Lest We Forget

         This week our grandson’s Little League practice was at the neighborhood school.  Besides 5-year-old boys playing baseball, girls’ basketball and boys’ soccer teams were practicing.  Kids, parents, and grandparents were meandering around, chatting, and watching. Toddlers were on the playground equipment.  It felt normal.

And then it came to me: not too long ago, this scene would not have been possible. 

I remember I’d posted a piece about the playground and checked when I got home.  I found this from March 14, 2021:

This past Monday, I was driving past our neighborhood school at lunchtime and saw something I had not seen in a year: children playing.  Outdoors. On the school property. Lots of them.  On their own. They were chasing balls and chasing each other. Some were sitting in pairs on the grass, some were walking around on their own, and some were involved with games on the blacktop. In the 27 years we have lived in this neighborhood, I’ve gone by the school almost every day, but it’s been a year since I’ve seen children playing at recess

COVID had shut down schools, playgrounds, and parks all over the world for a year.  When I saw that scene last year and realized we were getting back to “normal” I vowed to never take such “normal” scenes for granted again.

COVID is still out there, but almost no one is dying from it.  A few places still recommend masks.  Much of our life is “back to normal.” I have often forgotten what we went through.  But perhaps we should not forget too quickly how different our lives were.

         Just now, I opened my wallet and took out my battered vaccination card. In early February, 2021, a friend and I were able to get online appointments for some of the first vaccines being offered. On our scheduled Saturday, we drove two hours to Dodger Stadium.  We then spent four hours inching along in a long line of cars into the vast parking lot where the shots were being administered. Finally, we arrived at the place where a masked and gloved nurse approached us.  I rolled down my window and offered her my left arm. She gave me the injection and said, “Sir, you have been vaccinated.” I’ll never forget those words or what it felt like. I guess I don’t need to carry the card with me anymore, but I’m going to keep it as a reminder.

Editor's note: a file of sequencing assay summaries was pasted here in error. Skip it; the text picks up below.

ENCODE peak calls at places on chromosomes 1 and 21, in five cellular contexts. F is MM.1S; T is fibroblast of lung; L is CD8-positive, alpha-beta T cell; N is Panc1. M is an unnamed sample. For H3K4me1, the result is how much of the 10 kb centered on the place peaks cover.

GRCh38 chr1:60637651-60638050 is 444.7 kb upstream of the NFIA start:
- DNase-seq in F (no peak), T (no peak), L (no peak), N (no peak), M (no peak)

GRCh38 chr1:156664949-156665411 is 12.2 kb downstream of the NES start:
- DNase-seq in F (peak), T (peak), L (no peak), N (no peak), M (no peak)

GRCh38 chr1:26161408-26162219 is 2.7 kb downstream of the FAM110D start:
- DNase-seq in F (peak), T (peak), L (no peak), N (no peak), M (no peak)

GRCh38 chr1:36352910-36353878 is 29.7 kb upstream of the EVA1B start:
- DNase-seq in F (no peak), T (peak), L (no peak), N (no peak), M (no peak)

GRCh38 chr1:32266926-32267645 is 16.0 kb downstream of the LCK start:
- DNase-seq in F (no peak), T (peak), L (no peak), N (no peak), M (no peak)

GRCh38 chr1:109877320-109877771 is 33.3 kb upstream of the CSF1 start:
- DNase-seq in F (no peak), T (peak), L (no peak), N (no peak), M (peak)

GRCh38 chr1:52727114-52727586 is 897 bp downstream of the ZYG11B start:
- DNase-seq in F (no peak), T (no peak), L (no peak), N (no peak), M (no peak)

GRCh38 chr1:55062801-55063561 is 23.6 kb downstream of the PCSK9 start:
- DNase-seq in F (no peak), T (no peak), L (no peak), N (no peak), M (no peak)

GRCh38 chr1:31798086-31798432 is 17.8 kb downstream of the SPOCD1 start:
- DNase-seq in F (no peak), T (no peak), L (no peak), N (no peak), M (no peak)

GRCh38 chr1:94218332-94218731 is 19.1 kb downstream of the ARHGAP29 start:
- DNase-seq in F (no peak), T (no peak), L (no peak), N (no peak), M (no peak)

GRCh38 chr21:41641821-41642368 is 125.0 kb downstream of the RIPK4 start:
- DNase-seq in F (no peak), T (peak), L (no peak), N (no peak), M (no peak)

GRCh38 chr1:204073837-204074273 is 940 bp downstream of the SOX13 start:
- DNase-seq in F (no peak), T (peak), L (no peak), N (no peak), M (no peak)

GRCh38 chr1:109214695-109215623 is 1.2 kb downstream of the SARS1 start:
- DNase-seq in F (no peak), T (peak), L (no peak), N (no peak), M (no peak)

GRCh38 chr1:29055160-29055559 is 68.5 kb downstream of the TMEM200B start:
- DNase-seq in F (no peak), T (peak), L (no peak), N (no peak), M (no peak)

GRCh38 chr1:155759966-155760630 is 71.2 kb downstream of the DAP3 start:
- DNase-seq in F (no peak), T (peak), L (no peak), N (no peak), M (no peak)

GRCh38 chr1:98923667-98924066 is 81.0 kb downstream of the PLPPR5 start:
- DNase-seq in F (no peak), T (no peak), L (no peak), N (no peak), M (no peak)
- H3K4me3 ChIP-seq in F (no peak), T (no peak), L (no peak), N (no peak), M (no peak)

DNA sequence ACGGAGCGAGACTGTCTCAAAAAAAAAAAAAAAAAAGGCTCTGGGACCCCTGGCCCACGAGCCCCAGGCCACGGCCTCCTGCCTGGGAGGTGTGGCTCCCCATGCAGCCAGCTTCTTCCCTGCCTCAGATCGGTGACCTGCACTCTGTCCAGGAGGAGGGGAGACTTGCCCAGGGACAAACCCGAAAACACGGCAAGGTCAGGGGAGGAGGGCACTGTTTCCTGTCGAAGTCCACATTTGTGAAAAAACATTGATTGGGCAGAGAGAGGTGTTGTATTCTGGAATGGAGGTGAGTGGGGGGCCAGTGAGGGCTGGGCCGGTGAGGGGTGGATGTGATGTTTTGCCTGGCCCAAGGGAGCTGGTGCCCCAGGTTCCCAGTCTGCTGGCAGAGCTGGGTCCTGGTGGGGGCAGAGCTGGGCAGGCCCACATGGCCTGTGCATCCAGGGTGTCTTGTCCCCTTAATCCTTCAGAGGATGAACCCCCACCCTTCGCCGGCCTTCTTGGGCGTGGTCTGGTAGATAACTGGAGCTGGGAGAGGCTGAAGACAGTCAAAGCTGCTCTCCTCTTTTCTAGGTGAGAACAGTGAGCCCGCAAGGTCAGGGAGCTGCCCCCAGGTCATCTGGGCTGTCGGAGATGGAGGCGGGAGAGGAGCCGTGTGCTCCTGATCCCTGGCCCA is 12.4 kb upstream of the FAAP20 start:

I remember reading David Brooks’ comment in the New York Times as COVID was ending in New York. He pledged he would never again let himself be impatient at a crowded bar while waiting to order a drink.  He is scheduled to speak in Santa Barbara this spring, and if I get a chance, I want to ask him if he’s been able to honor that commitment.

         I remember a column from the conservative commentator Peggy Noonan in the Wall Street Journal during the most desperate days of COVID.  At that point, we were all dependent on the “front-line workers” in fields, stores, delivery trucks, and hospitals who were keeping us alive at serious risk to themselves.  She said when the pandemic was over, any undocumented worker who had been on those front lines should be given a guaranteed path to citizenship.  I have not seen her or anyone mention that issue since.  If I ever bump into her – maybe at a crowded bar in New York? — I will ask her if she still favors that position. 

In many ways, life is back to normal. But I don’t want to forget what we went through. I don’t want to forget how grateful we can be for where we are now.  I don’t want to forget those who risked their lives to keep us safe, nor ever lose our gratitude for those who developed the vaccine. 

It’s a beautiful thing to see kids playing baseball outdoors.

They Survived a Pandemic and Built a Cathedral –How Will We Remember COVID?

A great plague struck Vienna in the early 1700s.  Rulers often left the cities during such times, but Charles VI remained, joining the inhabitants to pray for deliverance. They particularly prayed to St. Charles Borromeo, who had been canonized out of admiration for the way he cared for victims of a plague in the 1570s.  When in 1712 the plague finally subsided, the Emperor, filled with gratitude, pledged to build a great cathedral. Construction began in 1716 and was completed in 1737. It was called Karlskirche, or St. Charles Church.  It became an architectural landmark in Vienna; people married in the chapel include Mozart, Mahler and Hedy Lamar.  It continues to be a popular sight.

            When I arrived in Vienna in January 2020, Karlskirche was not on my list of places to see. But it was close to my hotel and became one of the first places I visited.  Initially I was put off by the overly ornate architecture – way too frilly and overdone for my tastes. And the paintings of the saint caring for plague victims seemed to portray events of a distant past. But something kept drawing me back.  On a cold Saturday night – you were given a wool blanket when you entered — I attended a performance of the Mozart Requiem there.  I visited again two days later.  And on my last night in the city, I was on my way to a concert. It was foggy as I passed Karlskirche and its bells were ringing; I realized I had become enamored.

            I returned from Europe in early February.  A short time later, COVID-19 began shutting down Europe and the world. So far, 3.8 million people have died —  614,000 in America alone – and it is still threatening many people in the world.  It is finally subsiding in America, and California is scheduled to lift most restrictions on June 15.